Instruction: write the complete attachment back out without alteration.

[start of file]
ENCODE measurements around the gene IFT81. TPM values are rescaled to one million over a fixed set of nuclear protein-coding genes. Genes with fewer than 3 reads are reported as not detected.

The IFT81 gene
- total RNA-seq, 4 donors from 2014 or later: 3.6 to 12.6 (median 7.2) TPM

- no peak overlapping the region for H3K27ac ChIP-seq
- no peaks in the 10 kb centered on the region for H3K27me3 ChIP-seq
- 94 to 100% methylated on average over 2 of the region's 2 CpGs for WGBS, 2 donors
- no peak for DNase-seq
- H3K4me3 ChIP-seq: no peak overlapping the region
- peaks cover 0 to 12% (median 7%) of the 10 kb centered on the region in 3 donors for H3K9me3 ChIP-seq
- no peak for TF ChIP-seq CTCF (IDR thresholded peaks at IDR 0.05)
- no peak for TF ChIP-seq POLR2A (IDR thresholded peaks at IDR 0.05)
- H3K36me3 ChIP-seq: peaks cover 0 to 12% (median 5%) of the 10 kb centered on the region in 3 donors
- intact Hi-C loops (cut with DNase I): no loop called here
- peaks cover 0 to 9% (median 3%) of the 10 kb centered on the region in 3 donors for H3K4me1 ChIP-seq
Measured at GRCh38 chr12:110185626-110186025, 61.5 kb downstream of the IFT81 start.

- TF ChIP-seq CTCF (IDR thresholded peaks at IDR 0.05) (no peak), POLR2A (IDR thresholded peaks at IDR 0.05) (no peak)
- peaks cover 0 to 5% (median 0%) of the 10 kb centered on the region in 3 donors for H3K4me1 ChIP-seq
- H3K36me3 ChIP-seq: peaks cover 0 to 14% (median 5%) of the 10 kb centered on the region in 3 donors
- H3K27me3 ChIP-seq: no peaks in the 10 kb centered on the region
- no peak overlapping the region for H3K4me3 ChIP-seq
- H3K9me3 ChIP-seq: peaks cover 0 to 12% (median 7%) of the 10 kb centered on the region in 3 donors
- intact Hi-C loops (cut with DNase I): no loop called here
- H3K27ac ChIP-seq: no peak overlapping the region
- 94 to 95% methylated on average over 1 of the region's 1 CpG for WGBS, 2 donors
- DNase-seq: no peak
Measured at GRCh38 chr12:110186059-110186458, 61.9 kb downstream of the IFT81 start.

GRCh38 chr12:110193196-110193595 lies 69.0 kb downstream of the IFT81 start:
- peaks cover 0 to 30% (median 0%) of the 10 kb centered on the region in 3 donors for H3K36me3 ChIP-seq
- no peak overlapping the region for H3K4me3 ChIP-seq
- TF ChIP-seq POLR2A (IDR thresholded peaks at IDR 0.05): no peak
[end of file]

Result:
ENCODE measurements around the gene IFT81. TPM values are rescaled to one million over a fixed set of nuclear protein-coding genes. Genes with fewer than 3 reads are reported as not detected.

The IFT81 gene
- total RNA-seq, 4 donors from 2014 or later: 3.6 to 12.6 (median 7.2) TPM

- no peak overlapping the region for H3K27ac ChIP-seq
- no peaks in the 10 kb centered on the region for H3K27me3 ChIP-seq
- 94 to 100% methylated on average over 2 of the region's 2 CpGs for WGBS, 2 donors
- no peak for DNase-seq
- H3K4me3 ChIP-seq: no peak overlapping the region
- peaks cover 0 to 12% (median 7%) of the 10 kb centered on the region in 3 donors for H3K9me3 ChIP-seq
- no peak for TF ChIP-seq CTCF (IDR thresholded peaks at IDR 0.05)
- no peak for TF ChIP-seq POLR2A (IDR thresholded peaks at IDR 0.05)
- H3K36me3 ChIP-seq: peaks cover 0 to 12% (median 5%) of the 10 kb centered on the region in 3 donors
- intact Hi-C loops (cut with DNase I): no loop called here
- peaks cover 0 to 9% (median 3%) of the 10 kb centered on the region in 3 donors for H3K4me1 ChIP-seq
Measured at GRCh38 chr12:110185626-110186025, 61.5 kb downstream of the IFT81 start.

- TF ChIP-seq CTCF (IDR thresholded peaks at IDR 0.05) (no peak), POLR2A (IDR thresholded peaks at IDR 0.05) (no peak)
- peaks cover 0 to 5% (median 0%) of the 10 kb centered on the region in 3 donors for H3K4me1 ChIP-seq
- H3K36me3 ChIP-seq: peaks cover 0 to 14% (median 5%) of the 10 kb centered on the region in 3 donors
- H3K27me3 ChIP-seq: no peaks in the 10 kb centered on the region
- no peak overlapping the region for H3K4me3 ChIP-seq
- H3K9me3 ChIP-seq: peaks cover 0 to 12% (median 7%) of the 10 kb centered on the region in 3 donors
- intact Hi-C loops (cut with DNase I): no loop called here
- H3K27ac ChIP-seq: no peak overlapping the region
- 94 to 95% methylated on average over 1 of the region's 1 CpG for WGBS, 2 donors
- DNase-seq: no peak
Measured at GRCh38 chr12:110186059-110186458, 61.9 kb downstream of the IFT81 start.

GRCh38 chr12:110193196-110193595 lies 69.0 kb downstream of the IFT81 start:
- peaks cover 0 to 30% (median 0%) of the 10 kb centered on the region in 3 donors for H3K36me3 ChIP-seq
- no peak overlapping the region for H3K4me3 ChIP-seq
- TF ChIP-seq POLR2A (IDR thresholded peaks at IDR 0.05): no peak